Re: Re: Using Fourier and InverseFourier instead of Convolve

• To: mathgroup at smc.vnet.net
• Subject: [mg86003] Re: [mg85958] Re: Using Fourier and InverseFourier instead of Convolve
• From: Daniel Lichtblau <danl at wolfram.com>
• Date: Sat, 1 Mar 2008 04:43:25 -0500 (EST)
• References: <fpooi0\$1cg\$1@smc.vnet.net> <fq0u59\$k8l\$1@smc.vnet.net> <200802280759.CAA19967@smc.vnet.net>

```Solomon, Joshua wrote:
> First, let me thank all who responded to my query!
> Second, no, Daniel, your code works fine for me.
> Finally, FWIW here is code that does what I really wanted, which was to
> quickly convolve a long list of lists (each having the same length).
> Possibly not the most elegant code ever, but it works, as I said, FWIW:
>
> cv[listOfLists_]:=With[{dims=Dimensions[listOfLists]},
>      (dims[[1]]dims[[2]]-dims[[1]]+1)^((dims[[1]]-1)/2)
>      InverseFourier[Times[##]]&@@(
>           ]&/@listOfLists)]
> [...]

(Just to note, I am not the Daniel referred to above.)

If speed is the interest, and you have many lists, you'll generally do
better to use a divide-and-conquer approach.

Here is your code, name changed.

CauchyMultiply1[listOfLists_] := With[
{dims=Dimensions[listOfLists]},
(dims[[1]]*dims[[2]]-dims[[1]]+1)^((dims[[1]]-1)/2)*
InverseFourier[Times[##]]& @@(
]&/@listOfLists)]

Here is similar but using ListConvolve iteratively.

CauchyMultiply2[listOfLists_] := Fold[
ListConvolve[#1, #2, {1,-1}, 0]&, {1}, listOfLists]

Here is a divide-and-conquer using ListConvolve.

CauchyMultiply3[ll_] := With[{len=Length[ll]},
If [len==1, ll[[1]],
If [len==2,  ListConvolve[ll[[1]], ll[[2]], {1,-1}, 0],
ListConvolve[
CauchyMultiply3[Take[ll,Floor[len/2]]],
CauchyMultiply3[Drop[ll,Floor[len/2]]],
{1,-1}, 0]]]]

I will show an example on lists of integers. This makes the second
method quite slow (because it is exact). For a list of machine floats it
tends to be faster than the first (yours) by a factor of 2 or so.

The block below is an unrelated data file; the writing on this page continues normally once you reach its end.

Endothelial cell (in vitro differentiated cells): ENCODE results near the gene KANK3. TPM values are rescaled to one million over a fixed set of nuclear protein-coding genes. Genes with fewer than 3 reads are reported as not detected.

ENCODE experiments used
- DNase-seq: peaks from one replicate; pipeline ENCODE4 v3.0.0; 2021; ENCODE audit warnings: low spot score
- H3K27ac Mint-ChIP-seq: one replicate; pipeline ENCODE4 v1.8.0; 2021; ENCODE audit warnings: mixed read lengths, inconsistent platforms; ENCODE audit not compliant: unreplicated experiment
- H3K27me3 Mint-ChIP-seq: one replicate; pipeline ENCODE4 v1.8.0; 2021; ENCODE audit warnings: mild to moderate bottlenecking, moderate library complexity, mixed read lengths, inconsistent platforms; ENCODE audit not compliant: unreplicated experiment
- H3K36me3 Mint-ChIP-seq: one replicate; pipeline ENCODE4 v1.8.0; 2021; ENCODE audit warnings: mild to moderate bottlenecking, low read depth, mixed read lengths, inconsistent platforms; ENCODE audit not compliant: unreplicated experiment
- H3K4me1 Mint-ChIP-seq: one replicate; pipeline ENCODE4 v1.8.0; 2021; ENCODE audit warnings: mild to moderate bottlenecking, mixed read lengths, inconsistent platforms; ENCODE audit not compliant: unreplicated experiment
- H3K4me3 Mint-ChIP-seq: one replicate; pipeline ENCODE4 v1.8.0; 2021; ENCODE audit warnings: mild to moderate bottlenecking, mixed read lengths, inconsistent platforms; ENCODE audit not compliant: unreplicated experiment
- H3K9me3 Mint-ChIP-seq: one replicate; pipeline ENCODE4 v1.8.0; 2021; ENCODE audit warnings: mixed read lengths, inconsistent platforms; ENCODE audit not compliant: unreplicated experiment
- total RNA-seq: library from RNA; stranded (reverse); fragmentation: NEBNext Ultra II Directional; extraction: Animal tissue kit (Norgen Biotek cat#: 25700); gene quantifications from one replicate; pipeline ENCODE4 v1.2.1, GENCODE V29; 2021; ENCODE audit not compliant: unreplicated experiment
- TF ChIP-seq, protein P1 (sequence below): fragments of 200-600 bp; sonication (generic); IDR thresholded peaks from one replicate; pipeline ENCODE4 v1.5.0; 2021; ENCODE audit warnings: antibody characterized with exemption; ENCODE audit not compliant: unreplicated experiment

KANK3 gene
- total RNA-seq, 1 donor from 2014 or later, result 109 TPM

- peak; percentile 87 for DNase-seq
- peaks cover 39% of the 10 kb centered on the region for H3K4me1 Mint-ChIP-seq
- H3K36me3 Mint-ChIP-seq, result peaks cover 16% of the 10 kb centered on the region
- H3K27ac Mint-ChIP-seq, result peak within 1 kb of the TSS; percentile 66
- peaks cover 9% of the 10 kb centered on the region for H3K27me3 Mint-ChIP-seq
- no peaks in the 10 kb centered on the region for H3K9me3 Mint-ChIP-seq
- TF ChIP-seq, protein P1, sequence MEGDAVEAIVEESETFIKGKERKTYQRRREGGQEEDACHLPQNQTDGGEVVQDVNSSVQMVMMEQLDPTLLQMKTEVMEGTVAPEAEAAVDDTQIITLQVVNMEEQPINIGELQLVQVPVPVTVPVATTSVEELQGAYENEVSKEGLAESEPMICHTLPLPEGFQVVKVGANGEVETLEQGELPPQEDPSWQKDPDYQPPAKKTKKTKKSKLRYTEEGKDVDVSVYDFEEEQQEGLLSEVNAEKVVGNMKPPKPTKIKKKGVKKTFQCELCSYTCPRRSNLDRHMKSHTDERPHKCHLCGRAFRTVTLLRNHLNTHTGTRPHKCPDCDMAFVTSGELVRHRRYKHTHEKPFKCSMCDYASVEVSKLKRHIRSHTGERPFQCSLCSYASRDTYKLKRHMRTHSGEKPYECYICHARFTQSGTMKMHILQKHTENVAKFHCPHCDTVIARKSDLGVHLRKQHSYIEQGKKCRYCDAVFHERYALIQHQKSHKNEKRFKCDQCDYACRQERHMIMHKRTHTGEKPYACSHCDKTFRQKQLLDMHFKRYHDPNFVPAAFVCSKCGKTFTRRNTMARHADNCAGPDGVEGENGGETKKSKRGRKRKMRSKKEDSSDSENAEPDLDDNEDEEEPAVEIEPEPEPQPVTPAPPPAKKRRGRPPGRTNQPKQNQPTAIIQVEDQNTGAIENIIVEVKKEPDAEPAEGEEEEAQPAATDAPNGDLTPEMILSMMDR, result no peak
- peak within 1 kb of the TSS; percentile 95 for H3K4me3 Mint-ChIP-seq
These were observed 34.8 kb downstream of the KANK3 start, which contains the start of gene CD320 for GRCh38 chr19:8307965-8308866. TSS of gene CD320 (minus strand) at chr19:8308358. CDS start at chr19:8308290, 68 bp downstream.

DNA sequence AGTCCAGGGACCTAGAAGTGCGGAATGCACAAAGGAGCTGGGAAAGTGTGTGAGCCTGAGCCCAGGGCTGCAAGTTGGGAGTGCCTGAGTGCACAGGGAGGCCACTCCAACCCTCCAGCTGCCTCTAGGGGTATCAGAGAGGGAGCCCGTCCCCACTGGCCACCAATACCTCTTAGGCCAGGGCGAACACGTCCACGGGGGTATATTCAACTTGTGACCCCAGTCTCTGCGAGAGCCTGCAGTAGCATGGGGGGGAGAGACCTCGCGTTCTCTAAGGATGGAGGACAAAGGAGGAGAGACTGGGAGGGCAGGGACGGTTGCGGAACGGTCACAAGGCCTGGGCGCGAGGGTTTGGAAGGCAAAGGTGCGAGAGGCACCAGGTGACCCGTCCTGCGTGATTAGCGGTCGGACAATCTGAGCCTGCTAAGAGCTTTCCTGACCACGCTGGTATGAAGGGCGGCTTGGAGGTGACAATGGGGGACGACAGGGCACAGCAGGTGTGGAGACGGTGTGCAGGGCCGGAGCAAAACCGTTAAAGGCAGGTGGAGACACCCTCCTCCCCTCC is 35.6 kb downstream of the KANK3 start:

In[84]:= lists = RandomInteger[{-10,10}, {100,100}];

In[85]:= Timing[cm1 = CauchyMultiply1[lists];]
Out[85]= {0.568035, Null}

In[86]:= Timing[cm2 = CauchyMultiply2[lists];]
Out[86]= {19.4332, Null}

In[87]:= Timing[cm3 = CauchyMultiply3[lists];]
Out[87]= {0.844053, Null}

At this point we'll check that either relative or absolute error is
small in eavery position.

In[90]:= InputForm[Max[Abs[(cm1-cm3)/Max[1,Sqrt[cm1^2+cm3^2]]]]]
Out[90]//InputForm= 3.645529318632443*^-15

Also note that cm2 and cm3 exactly agree (as they should, since they
both use integer arithmetic).

In[91]:= Max[Abs[cm2-cm3]]
Out[91]= 0

Thus far I've shown no reason to use CauchyMultiply3, if your inputs are
approximate. We'll see now that it is quite fast.

In[92]:= Timing[cm4 = CauchyMultiply3[N[lists]];]
Out[92]= {0.024003, Null}

The error is still within reason.

In[96]:= InputForm[Max[Abs[(cm4-cm3)/Max[1,Sqrt[cm4^2+cm3^2]]]]]
Out[96]//InputForm= 1.039317649229334*^-14

But it was around 20x faster than CauchyMultiply1.

I will add that the memory hoofprint of CauchyMultiply3 is also
typically smaller. Below is from a different session. I use exact
integer arithmetic for this example, and in interest of full disclosure
I will mention that CauchyMultiply3 does not handle it correctly at
machine precision (I do not know why, but probably a limitation somwhere
in Fourier; I plan to file a report on this).

In[6]:= lists = RandomInteger[{-10,10}, {1000,10}];

In[7]:= Timing[cm3 = CauchyMultiply3[lists];]
Out[7]= {5.27, Null}

In[8]:= MemoryInUse[]
Out[8]= 9809512

In[9]:= MaxMemoryUsed[]
Out[9]= 40200072

In[10]:= Timing[cm1 = CauchyMultiply1[lists];]
Out[10]= {23.56, Null}

In[11]:= MemoryInUse[]
Out[11]= 10427448

In[12]:= MaxMemoryUsed[]
Out[12]= 656384928

So we got an exact result around 4.5 times faster than the approximate
one, and max memory required was 40 vs 656 meg. Observe that the memory
needed for the results goes in the opposite direction, because the exact
result uses bignum integers instead of machine floats.

Daniel Lichtblau
Wolfram Research

```

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